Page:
QUESTION: Suggestions for fidgety kid who’s also learning?

QUESTION:

I work in a school system primarily with grades 2–5. I recently received a request from a parent to brush her child because she does it at home and she sees immediate changes in his demeanor. He is very “squirrelly” in class and needs constant redirection, but feedback from the teachers is that he is learning and answering questions appropriately. I am not a fan of the brushing protocol, am not certified, and am not even in the school every day to do the protocol. Sensory breaks and strategies are provided throughout the day, but maybe I need to step it up a bit. Is there something you can suggest for calming this fidgety kid. Thanks!

GWEN’S ANSWER:

My first thought when I hear about a “squirrelly” kid who is actually learning (as the teachers report) is that we should let him continue to be squirrelly! The movement is serving a purpose for him. To prevent it from being a distraction to others and to reduce the frequency of redirection required, here are some suggestions:

  • Implement classroom-based movement breaks. These should be short but frequent. Based on our recent research, I recommend a brain/movement break once every 15 minutes for kindergartners. For higher grades, add 5 minutes per grade (every 20 minutes for first grade, etc.) until you hit once every 50 minutes, which then continues to be our need throughout adulthood. These brain breaks are especially good for kids like the one you are asking about, but they are also helpful for nearly all of the kids in the classroom. Just be sure you are recommending movement activities that are mainly proprioceptive in nature: yoga, deep pressure through head, wall push-ups, etc.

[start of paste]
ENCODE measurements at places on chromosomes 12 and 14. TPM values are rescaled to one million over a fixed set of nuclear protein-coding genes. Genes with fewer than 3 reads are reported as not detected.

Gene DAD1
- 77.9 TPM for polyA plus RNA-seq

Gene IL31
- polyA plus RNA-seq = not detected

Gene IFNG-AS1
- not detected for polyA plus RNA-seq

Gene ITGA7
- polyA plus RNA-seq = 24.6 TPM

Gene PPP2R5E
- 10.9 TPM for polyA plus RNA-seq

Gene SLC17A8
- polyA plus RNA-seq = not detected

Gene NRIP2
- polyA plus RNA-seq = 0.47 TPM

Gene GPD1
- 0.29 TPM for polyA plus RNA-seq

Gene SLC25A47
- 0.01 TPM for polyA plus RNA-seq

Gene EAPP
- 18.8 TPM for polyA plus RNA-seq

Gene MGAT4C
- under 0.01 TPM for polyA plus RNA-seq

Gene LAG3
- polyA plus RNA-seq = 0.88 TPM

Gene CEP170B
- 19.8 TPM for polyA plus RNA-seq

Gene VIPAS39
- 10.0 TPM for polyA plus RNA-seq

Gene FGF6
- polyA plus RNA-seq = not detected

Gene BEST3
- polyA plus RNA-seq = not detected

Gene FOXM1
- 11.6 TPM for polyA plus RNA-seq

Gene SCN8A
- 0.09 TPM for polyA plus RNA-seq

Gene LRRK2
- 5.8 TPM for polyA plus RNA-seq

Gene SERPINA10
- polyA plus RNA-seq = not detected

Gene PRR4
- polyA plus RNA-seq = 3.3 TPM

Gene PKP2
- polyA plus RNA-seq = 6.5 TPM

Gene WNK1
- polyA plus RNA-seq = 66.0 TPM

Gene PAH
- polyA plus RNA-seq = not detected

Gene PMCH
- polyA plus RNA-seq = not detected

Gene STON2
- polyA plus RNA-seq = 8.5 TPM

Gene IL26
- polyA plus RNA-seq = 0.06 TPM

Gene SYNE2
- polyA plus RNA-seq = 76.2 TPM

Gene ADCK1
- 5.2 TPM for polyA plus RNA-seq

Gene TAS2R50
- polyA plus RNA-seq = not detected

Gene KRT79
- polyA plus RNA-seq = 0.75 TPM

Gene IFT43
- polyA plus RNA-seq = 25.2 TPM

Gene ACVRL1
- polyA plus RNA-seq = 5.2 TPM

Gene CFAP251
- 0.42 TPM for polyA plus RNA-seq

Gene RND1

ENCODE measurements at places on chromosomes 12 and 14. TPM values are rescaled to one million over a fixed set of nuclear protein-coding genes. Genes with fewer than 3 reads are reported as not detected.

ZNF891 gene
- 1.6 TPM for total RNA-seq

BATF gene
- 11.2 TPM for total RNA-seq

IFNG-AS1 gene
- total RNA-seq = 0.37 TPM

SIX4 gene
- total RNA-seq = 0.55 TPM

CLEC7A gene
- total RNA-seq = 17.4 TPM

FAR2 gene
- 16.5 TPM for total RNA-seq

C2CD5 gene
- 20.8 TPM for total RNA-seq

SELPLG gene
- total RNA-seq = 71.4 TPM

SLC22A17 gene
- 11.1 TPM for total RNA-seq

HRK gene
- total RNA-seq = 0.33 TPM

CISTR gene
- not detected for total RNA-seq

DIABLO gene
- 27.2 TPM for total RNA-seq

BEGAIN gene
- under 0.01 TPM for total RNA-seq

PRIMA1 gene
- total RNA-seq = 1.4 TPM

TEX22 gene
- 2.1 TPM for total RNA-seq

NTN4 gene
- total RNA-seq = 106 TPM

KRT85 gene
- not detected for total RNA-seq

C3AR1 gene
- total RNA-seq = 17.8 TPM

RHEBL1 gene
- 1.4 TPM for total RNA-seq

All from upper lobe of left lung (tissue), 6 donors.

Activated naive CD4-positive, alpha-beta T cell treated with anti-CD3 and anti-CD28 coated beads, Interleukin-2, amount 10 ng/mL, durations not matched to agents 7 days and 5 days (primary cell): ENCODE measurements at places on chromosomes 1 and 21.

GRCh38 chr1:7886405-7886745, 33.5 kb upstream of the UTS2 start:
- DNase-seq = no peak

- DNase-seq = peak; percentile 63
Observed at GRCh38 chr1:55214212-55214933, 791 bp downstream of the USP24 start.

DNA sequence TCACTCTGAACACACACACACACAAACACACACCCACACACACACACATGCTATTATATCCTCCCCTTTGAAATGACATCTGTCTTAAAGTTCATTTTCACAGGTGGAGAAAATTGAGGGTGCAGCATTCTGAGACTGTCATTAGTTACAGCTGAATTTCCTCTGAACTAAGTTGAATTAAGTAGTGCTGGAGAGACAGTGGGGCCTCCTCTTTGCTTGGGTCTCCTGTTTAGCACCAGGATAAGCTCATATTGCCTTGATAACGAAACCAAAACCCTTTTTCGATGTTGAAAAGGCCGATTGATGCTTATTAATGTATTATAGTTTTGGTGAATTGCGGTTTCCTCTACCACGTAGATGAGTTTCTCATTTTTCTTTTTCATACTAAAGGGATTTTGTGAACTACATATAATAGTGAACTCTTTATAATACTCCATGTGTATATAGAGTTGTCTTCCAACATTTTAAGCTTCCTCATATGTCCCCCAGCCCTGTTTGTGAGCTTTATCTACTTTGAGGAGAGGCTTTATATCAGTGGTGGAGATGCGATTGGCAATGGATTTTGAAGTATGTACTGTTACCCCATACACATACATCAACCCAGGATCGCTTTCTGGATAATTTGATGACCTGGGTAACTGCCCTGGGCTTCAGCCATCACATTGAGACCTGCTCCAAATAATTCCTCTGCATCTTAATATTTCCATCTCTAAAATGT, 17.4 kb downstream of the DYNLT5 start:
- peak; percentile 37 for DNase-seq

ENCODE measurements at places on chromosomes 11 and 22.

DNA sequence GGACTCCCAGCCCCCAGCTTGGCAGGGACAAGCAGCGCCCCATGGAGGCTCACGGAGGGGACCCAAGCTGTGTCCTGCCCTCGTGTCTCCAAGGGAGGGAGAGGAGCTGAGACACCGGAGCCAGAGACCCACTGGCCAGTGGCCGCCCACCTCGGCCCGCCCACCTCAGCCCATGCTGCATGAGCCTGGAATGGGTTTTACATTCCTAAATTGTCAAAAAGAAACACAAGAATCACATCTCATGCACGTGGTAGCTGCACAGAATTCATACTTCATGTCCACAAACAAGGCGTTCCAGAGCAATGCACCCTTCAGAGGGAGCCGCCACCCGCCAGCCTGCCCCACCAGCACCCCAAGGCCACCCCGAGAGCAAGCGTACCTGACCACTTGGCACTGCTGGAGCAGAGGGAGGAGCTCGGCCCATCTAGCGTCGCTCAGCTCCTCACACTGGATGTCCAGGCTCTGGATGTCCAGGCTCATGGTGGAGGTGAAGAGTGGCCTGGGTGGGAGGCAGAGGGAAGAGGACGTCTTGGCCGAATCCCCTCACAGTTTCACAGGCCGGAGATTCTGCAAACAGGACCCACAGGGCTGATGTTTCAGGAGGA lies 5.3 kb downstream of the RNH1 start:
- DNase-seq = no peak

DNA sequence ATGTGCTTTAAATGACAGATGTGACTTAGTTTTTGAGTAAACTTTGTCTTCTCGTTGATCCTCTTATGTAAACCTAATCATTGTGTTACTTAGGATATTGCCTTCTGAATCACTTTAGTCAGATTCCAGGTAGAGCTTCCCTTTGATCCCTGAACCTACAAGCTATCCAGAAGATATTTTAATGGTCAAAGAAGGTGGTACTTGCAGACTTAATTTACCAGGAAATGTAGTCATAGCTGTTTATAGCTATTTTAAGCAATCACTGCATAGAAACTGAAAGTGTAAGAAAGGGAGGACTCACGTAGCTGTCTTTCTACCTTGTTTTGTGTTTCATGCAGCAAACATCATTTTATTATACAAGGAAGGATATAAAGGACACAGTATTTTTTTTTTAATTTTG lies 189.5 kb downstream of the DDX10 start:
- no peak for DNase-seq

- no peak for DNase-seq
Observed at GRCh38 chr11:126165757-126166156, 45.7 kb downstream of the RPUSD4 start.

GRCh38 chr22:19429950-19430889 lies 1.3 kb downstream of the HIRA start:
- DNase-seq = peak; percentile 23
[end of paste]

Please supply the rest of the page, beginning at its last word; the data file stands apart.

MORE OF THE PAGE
• Provide alternative seating. I really like standing desks for kids like this. Kore Wobble Chairs are also great. These options allow him to get the movement he needs while staying on task.
  • Ensure that recess is never taken away as a consequence. Kids like him need that time to reach their high thresholds for sensory input.
  • Trial compression clothing or a vest with him. If he does respond well to the brushing program, it’s probably because the deep pressure input helps him connect to his body more effectively. Compression may be able to accomplish the same goal.

I hope this helps!

Best Wishes,
Gwen